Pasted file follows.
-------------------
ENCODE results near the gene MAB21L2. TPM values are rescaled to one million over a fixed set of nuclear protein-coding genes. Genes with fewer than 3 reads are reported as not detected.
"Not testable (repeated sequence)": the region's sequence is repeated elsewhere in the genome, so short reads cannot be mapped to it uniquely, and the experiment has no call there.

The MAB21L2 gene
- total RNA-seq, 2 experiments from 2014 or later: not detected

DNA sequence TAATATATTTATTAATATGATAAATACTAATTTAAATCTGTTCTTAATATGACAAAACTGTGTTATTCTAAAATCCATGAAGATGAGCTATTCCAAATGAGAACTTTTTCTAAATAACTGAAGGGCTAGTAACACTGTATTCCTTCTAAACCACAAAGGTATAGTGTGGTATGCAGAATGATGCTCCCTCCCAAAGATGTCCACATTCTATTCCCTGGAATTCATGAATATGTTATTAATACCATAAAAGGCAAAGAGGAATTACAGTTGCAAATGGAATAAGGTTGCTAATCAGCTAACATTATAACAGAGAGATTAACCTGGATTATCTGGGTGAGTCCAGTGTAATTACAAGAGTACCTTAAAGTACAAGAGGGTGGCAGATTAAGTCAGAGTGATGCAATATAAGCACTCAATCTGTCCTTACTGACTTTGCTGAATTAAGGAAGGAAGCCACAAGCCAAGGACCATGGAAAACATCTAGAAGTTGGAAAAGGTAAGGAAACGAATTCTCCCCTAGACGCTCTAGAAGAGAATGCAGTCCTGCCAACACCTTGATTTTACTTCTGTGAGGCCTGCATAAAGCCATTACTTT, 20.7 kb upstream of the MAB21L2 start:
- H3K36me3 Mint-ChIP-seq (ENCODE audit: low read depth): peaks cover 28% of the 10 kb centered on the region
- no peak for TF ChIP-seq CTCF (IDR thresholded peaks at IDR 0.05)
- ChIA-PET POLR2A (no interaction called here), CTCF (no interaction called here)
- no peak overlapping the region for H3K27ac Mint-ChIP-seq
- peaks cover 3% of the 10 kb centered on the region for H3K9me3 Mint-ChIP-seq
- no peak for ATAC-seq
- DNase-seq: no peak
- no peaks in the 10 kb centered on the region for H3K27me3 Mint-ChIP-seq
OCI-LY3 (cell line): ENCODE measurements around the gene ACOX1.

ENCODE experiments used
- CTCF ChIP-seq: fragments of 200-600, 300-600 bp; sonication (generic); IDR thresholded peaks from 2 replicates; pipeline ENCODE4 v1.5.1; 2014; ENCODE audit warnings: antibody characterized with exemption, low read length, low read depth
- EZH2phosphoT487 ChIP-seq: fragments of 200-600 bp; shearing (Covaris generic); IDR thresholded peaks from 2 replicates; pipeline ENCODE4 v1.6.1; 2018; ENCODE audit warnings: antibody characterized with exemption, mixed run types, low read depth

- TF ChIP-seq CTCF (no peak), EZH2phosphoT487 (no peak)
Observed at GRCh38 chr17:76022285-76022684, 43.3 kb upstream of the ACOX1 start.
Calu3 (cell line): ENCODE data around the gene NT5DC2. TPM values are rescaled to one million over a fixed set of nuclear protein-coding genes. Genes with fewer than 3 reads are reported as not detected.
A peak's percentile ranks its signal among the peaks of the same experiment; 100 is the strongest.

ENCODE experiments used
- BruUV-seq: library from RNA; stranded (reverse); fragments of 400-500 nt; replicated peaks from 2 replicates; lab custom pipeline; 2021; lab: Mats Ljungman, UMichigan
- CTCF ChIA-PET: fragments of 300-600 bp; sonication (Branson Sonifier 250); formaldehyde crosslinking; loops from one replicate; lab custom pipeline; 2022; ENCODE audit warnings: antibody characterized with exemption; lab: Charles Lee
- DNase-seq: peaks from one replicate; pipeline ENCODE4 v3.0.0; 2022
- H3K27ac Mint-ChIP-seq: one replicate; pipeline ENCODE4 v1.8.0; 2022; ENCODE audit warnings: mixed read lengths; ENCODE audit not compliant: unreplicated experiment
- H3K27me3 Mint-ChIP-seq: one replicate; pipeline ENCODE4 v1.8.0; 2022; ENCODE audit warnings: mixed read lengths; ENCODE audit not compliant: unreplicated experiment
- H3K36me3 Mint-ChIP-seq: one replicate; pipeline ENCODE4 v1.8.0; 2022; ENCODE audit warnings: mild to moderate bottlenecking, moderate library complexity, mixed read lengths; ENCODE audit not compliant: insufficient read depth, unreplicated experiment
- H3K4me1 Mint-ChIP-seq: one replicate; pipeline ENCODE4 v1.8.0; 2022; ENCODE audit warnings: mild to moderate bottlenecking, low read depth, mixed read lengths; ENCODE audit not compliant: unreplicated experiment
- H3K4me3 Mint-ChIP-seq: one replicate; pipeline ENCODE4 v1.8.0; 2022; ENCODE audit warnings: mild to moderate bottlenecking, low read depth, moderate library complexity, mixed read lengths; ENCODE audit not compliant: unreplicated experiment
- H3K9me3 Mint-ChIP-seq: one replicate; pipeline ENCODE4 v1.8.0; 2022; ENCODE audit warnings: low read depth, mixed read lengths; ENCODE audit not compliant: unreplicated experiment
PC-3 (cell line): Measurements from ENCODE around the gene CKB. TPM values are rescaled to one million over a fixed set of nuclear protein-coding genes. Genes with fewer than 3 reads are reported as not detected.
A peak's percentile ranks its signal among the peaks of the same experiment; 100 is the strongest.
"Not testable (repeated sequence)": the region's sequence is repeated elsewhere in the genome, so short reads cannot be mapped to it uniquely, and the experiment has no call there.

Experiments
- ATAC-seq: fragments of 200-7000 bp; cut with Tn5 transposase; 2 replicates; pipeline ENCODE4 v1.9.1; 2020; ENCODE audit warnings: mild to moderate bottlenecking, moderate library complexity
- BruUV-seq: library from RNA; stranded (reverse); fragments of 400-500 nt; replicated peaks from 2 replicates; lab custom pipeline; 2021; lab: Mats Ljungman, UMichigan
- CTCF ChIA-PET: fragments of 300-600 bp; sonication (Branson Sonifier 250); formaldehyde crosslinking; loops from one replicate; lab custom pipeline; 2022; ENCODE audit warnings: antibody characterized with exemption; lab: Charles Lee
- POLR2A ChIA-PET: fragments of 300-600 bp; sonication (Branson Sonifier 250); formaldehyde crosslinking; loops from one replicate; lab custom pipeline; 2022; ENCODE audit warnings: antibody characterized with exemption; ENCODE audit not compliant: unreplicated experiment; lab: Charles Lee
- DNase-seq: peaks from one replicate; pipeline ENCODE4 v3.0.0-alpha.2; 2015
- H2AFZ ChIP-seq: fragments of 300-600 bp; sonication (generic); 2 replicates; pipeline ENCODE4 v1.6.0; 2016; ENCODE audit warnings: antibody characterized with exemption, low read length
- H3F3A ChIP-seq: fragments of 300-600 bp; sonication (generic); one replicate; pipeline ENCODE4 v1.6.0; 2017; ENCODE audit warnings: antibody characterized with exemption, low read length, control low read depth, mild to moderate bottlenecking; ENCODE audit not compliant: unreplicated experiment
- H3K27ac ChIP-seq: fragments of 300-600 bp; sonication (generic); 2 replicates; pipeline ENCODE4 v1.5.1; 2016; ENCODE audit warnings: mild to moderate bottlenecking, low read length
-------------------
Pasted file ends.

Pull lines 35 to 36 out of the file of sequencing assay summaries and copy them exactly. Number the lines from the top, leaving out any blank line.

Experiments
- ATAC-seq: fragments of 200-7000 bp; cut with Tn5 transposase; 2 replicates; pipeline ENCODE4 v1.9.1; 2020; ENCODE audit warnings: mild to moderate bottlenecking, moderate library complexity